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SEND Information

Special Educational Needs or Disabilities (SEND) Information
for South Cave Bears Day Nursery

1 What are the contact details for your setting?

Setting name: South Cave Bears Day Nursery

Setting Manager: Becky Dexter

Setting SENCO: Sam Barton

Address: South Cave Sporting Pavilion, Church Street, South Cave, HU15 2EP


Telephone no.: 07415127975

Who should parents/ carers contact if they have a compliment, concern or complaint about your setting?

Becky Dexter – Manager

Sam Barton – Deputy Manager

2 What is the ETHOS of the setting with regards to SEND?
We welcome, value and include all children regardless of different cultures, disabilities, or special education needs. We provide a structured environment, to ensure all children achieve their full potential and work closely with parents and liaise with other outside agencies to ensure this. This ethos is reflected in our policies, and we care committed to the inclusion of all children. We believe all children have the right to be cared for and educated alongside each other through positive experiences, to enable them to share opportunities and experiences and develop and learn from each other. We provide a positive environment where children are supported according to their individual needs.
3 Provide the link to the following statutory policies on the website of the setting

All the policies listed below can be found on this website by choosing Policies and Procedures from the Useful Information tab on the main menu ... together with all our other policies.

SEND Policy Health and Safety Policy Safeguarding Policy
Administering Medicines Policy Equal Opportunities Policy Concerns and Complaints Policy
Behaviour Policy Parents as Partners Policy Admissions Policy
Intimate Care Policy Key Person Policy  
4 How many children are you registered for with Ofsted?

How many Children do you have on roll? 33

How many Children have SEND? 3

How many Children have an Education, Health and Care Plan? 1

5 How does your setting;

Identify children with SEND?

We adopt a graduated approach with four stages of action; assess, plan, do, and review.

  • It is usually led by the senco, supported by the key person
  • Parents are engaged throughout.
  • Action is informed by the child’s views throughout.
  • The cycle can be revisited in order to identify the best way to securing progress

Plan for individual children, set targets or next steps and differentiate learning opportunities to meet individual needs?

Where the broad approach to SEN support has been agreed, the Early Years Practitioner and the senco should agree, with the ideas of the parent.

  • The outcomes they are seeking for the child, the interventions and support to be put in place. The expected progress, development and behaviour expected by the date of the review.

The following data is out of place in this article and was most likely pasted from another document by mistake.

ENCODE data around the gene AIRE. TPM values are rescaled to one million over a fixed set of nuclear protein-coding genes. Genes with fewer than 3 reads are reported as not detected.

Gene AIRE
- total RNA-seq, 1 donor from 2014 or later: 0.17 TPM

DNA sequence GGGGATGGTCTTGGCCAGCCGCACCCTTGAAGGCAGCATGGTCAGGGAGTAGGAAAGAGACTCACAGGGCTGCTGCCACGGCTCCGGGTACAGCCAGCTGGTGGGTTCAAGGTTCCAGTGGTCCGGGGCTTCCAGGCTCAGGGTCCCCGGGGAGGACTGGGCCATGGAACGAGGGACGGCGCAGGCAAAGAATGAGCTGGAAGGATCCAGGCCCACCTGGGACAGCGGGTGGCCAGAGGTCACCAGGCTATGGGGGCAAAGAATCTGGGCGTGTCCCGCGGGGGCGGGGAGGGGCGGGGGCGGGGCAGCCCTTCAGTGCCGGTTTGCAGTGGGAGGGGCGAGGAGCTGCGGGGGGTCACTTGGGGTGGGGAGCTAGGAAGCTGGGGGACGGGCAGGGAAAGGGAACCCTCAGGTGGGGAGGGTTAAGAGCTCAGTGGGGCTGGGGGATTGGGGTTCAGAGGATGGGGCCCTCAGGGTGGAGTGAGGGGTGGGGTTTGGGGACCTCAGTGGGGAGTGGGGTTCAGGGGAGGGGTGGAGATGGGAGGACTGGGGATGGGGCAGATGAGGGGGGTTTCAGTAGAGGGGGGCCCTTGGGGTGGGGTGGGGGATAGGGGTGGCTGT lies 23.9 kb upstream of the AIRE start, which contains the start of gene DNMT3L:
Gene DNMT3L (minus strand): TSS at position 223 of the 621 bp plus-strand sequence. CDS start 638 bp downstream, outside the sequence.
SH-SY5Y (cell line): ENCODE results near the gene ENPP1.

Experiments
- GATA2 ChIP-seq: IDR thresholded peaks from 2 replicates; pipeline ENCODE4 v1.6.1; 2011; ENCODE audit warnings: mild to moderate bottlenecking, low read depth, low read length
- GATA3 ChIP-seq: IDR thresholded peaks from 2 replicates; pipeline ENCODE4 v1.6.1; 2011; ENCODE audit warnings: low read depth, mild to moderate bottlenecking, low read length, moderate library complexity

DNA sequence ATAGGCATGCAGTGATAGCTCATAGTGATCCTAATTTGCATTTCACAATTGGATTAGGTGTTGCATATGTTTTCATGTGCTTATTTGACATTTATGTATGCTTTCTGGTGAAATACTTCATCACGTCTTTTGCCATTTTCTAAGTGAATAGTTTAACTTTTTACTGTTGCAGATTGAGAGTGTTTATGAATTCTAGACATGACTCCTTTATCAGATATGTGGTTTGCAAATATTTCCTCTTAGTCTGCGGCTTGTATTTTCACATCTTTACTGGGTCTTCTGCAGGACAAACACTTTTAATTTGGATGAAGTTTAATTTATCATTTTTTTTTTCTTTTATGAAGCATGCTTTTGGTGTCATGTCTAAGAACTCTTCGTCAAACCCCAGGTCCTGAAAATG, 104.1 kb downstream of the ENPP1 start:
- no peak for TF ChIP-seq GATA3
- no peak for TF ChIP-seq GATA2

• The EYP and Senco should take into account the views of the child, select the correct support to meet the outcomes, and base these interventions and support on reliable evidence of effectiveness by using the Education Endowment Foundation Early Years Toolkit. (SEN and disability code of practice para 5.40 plus para 5.42)

Assess and review progress of Children and with SEND?

The EYP, Senco and parents will agree a review date. At this meeting the attendees will review the effectiveness of the support, review the impact of the support on the child’s progress and evaluate the impact and quality of support. (SEN & disability code of practice para 5.43)

Evaluate the effectiveness of provision for Children and with SEND?

The effectiveness of the provision for children and those with SEND is done by continuous evaluations, learning journeys, development plans and observations which are written up and then checked against the individual children’s progress grids regard the EYFS.

Involve parents fully in discussions about their child’s progress and in plans for support to meet the agreed outcomes for the child?

The EYP works with the setting Senco and the child’s parents and bring together all the information and analysis the child needs. The following four broad areas will be discussed to see if they are in need of support, Communication and Interaction, Cognition and Learning, Social, Emotional and Mental Health and Sensory and Physical needs. (SEN code of practice para 5.32 and 6.28 onwards.)

6 Who are the best people to talk to in your setting about a child’s difficulties with learning / Special Educational Needs or disability (SEND)?
Firstly, the child’s Key Person and/or the Senco and/or the manager. This can be done in person at pick up or drop off time, or by a set appointment, or phone, email and text. There is also an out of hour’s number which is available for text messages during the weekend.
7 What are the different types of support available for children with SEND in your setting?
Small group activities One to one activities Portage
Speak and Sign Chatter box program Additional staffing
  Additional resources  
8 How will the setting ensure ALL staff are aware and understand a Child’s SEND?